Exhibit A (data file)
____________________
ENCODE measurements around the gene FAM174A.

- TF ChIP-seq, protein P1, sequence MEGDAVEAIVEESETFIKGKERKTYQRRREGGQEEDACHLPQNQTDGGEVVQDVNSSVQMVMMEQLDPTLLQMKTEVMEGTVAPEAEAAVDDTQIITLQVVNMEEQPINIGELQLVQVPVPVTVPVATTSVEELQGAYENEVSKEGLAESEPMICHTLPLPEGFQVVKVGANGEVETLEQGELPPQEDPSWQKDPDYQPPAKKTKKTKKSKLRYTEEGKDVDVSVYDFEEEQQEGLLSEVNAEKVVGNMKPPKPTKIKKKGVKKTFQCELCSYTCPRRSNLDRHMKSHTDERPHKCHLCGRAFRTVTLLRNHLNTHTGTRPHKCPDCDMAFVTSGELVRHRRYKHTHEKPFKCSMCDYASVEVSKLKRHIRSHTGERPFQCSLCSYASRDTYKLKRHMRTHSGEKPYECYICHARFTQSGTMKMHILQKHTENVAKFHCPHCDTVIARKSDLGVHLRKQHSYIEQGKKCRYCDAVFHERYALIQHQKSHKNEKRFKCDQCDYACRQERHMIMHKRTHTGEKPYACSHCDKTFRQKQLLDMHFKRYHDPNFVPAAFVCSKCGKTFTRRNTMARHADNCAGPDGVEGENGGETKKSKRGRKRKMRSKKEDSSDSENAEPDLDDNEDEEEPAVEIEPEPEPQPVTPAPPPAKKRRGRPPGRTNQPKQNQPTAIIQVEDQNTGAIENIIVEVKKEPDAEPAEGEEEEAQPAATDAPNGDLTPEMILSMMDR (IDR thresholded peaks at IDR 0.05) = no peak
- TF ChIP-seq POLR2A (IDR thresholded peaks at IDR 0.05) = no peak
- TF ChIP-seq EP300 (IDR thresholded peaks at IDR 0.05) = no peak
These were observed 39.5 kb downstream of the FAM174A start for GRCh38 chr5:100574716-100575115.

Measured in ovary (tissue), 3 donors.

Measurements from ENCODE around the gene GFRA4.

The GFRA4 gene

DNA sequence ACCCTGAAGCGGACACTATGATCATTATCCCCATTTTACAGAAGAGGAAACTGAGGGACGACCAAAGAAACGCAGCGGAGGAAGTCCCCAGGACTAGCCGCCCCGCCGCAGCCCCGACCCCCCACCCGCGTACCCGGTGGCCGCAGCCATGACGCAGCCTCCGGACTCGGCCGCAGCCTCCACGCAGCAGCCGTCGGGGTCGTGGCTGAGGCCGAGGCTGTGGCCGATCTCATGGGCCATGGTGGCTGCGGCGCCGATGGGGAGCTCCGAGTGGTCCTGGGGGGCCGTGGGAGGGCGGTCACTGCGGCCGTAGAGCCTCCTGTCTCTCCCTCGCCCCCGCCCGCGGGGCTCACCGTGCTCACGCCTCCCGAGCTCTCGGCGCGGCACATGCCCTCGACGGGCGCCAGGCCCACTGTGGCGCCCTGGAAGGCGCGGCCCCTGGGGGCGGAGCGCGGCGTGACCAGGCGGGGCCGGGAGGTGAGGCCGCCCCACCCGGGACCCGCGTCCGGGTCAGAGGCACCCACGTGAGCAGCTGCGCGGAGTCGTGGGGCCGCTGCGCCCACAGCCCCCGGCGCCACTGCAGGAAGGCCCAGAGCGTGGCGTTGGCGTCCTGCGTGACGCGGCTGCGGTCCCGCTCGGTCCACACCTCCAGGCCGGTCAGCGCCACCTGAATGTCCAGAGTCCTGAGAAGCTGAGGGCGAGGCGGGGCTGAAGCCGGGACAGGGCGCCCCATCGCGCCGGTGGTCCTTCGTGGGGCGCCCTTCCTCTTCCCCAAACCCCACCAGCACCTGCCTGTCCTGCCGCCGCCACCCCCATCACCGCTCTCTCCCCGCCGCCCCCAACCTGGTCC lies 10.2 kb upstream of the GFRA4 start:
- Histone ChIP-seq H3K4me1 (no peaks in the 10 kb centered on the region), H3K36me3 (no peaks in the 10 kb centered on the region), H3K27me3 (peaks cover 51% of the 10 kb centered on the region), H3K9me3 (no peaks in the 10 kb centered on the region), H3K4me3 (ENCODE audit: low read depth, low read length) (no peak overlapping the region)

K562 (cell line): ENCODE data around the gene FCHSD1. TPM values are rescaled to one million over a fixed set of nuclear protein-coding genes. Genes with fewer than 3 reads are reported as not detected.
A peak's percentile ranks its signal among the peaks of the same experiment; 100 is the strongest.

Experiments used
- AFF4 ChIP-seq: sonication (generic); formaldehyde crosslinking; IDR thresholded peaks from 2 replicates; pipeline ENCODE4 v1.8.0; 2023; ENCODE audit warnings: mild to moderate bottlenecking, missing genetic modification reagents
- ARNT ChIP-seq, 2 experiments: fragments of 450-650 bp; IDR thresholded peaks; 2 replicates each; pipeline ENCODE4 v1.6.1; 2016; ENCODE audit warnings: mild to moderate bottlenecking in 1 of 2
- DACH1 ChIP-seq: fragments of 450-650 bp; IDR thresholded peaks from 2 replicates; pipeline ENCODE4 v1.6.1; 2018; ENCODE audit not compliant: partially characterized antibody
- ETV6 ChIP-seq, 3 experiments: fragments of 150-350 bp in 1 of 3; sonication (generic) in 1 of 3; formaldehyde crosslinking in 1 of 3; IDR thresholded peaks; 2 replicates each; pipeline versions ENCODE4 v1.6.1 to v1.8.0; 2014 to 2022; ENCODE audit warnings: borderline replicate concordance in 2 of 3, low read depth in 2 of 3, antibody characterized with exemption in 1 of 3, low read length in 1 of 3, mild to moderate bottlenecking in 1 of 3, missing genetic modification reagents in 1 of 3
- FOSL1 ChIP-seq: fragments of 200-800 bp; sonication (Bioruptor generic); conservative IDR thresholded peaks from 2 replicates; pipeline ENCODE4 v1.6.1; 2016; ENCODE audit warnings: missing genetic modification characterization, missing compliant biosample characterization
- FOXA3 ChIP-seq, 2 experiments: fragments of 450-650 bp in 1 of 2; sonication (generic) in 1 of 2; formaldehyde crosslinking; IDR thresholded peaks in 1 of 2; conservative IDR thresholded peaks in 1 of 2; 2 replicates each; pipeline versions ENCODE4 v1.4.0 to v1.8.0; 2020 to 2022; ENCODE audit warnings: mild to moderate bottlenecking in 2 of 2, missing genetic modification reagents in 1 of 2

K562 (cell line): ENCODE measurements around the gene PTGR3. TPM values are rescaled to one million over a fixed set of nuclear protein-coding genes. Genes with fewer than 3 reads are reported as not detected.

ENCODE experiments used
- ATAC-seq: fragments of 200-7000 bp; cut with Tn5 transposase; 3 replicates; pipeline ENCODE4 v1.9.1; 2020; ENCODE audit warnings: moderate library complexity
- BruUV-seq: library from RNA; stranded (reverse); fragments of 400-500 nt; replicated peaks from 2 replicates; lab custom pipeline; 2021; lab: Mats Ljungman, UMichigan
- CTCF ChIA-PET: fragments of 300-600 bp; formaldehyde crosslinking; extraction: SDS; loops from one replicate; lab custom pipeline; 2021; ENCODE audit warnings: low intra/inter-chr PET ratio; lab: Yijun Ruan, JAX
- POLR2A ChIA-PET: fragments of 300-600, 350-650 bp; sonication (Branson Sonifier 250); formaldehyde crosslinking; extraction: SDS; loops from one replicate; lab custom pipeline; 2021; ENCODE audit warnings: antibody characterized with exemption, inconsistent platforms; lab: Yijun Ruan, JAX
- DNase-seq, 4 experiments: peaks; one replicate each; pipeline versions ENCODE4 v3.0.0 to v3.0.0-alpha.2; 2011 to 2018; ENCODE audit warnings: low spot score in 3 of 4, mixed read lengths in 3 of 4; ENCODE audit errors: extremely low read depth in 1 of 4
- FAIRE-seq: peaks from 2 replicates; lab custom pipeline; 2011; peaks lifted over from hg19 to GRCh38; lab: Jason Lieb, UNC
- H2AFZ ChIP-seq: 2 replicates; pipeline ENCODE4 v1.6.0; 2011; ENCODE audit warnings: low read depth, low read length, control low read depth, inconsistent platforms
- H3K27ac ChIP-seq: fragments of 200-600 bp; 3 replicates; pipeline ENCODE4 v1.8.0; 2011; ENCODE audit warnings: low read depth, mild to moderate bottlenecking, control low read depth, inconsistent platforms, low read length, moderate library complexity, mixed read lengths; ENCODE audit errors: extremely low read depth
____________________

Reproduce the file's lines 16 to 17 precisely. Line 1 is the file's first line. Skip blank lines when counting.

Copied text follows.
- DACH1 ChIP-seq: fragments of 450-650 bp; IDR thresholded peaks from 2 replicates; pipeline ENCODE4 v1.6.1; 2018; ENCODE audit not compliant: partially characterized antibody
- ETV6 ChIP-seq, 3 experiments: fragments of 150-350 bp in 1 of 3; sonication (generic) in 1 of 3; formaldehyde crosslinking in 1 of 3; IDR thresholded peaks; 2 replicates each; pipeline versions ENCODE4 v1.6.1 to v1.8.0; 2014 to 2022; ENCODE audit warnings: borderline replicate concordance in 2 of 3, low read depth in 2 of 3, antibody characterized with exemption in 1 of 3, low read length in 1 of 3, mild to moderate bottlenecking in 1 of 3, missing genetic modification reagents in 1 of 3